I was told I have a new communicant by the church office, I was to find Bill. He had just been admitted.

I took care of the regulars first, paying attention to the doors as I walked along to see if I saw Bill’s name. We had a great visit as always, and one very nice lady gave me chocolate. I’m not a huge chocolate fan, but I was hungry, so it was a real treat.

I can easily spend several hours in here every time I come. These folks are lonely, and I am often the only visitor they will get all week. As you can imagine, they want to talk, and I do my best to oblige as much as I can.

So by the time I was done with my route, I was running a bit behind schedule. I’m used to it, and my next stop knows I will sometimes be a little late, so it’s no big deal. Nevertheless, I felt rushed as I finally started looking in earnest for Bill.

A couple of the nurses there are Catholic, so when they see me confused, they usually jump to help me out. God bless them or I would be lost most of the time. They found Bill for me. He was sitting in a hallway.

I was a little scared of Bill. He just did not look normal. Something was seriously up with him.

His hands were blue and swollen. He smelled like rotting food. His shirt was filthy from where someone had tried to feed him. I won’t lie, I was pretty uncomfortable.

I’m a brave guy though, and I got down on my knees in front of him so he could see me without raising his head, and asked him if he wanted to receive communion. He didn’t move, but his eyes locked onto mine. They were starting to get that dull blue that often happens with really old people.

He opened his mouth to talk and his whole body started shaking. You could tell he wanted to say something very badly, and just couldn’t get it out. It was seriously starting to freak him out.

So I took a hold of his cold blue hands, and held them and asked him again, this time just asking him to nod his head. Again the shaking. I was thinking I was going to need to grab a nurse, he was in seriously bad shape. Add to that his teeth which were clearly in the process of rotting away, and his foul breath, to be honest, I just wanted to get out of there.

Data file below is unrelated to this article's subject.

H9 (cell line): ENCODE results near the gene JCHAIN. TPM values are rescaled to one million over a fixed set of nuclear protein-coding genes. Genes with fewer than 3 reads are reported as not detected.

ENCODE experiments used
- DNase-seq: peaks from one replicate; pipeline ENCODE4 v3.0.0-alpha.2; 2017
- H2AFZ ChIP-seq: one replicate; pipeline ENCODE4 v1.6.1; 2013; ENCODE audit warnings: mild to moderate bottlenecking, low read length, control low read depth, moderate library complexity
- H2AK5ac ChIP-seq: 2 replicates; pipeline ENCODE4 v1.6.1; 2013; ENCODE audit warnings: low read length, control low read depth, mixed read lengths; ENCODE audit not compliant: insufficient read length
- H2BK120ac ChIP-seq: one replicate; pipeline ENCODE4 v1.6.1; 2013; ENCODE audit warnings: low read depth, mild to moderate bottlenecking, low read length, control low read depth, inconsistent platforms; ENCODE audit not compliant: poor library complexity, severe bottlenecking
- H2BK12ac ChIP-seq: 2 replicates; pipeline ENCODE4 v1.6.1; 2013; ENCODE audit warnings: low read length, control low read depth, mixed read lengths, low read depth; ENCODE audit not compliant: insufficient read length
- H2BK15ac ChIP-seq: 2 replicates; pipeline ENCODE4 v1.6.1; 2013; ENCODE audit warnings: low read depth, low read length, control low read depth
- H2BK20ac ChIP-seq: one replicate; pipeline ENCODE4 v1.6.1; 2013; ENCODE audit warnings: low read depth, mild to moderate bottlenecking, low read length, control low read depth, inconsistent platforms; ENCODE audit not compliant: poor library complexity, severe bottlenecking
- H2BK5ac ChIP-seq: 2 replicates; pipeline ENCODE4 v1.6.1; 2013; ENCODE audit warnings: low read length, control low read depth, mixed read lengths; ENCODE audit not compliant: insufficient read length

Instead, I squeezed his hand, and told him it was alright, and proceeded to pray for him, and give him communion. He very carefully, very slowly chewed the host, and then he started flipping clean out. This was way beyond a little shaking, he was clearly upset. There was something he really really wanted to say, and just couldn’t pull it off.

So I reached up, grabbed him by the back of the neck while still holding his hands and told him not to speak. I told him there was nothing he needed to say. I told him I was there, I understood, and I would be there again next week and he didn’t have to say a thing. I touched my forehead to his, and prayed the Our Father.

He calmed down immediately and started to cry, staring straight at me. I just stared back. But I’m a busy guy, so on I went on my merry way to my next stop.

Bill died that afternoon.

I have a million things I want to say, a million points I want to make, a million lessons to be gleaned from this experience, but I just can’t be my normal witty self.

The truth is, I was too damn busy and scared to just sit with him, and I am so deeply saddened that it breaks my heart.

Communion in the Hand

Jesus in the palm of your hand.


We were talking in my formation classes about receiving the Eucharist, and one of my fellow candidates made a telling comment. He claimed that being able to receive Jesus in his hand, and to hold the Master of the universe was a powerful humbling experience.

If that is you, then you get it, and I’m totally cool with that. If every time you receive our Lord in the palm of your hand you are humbled by the experience, and feel the weight of such a great responsibility, then I have no issue with you at all.

If you are like the majority of Catholics I see in Mass filing in to get their holy cookie though, I have some serious reservations.

Now let me say right off that there is definite precedent for receiving in the hand. It was most certainly what was done in the early church, but if you think they did it like we do, I’m afraid you are quite mistaken.

Imagine yourself in early Rome, hiding in the catacombs for you life, celebrating Mass in secret. Did you receive the Most Precious Body in your hand? You bet you did, they didn’t exactly make communion wafers back then, so it could be crumbly. We certainly didn’t want pieces of our Lord to fall in the dirt, and the palm makes a great bowl.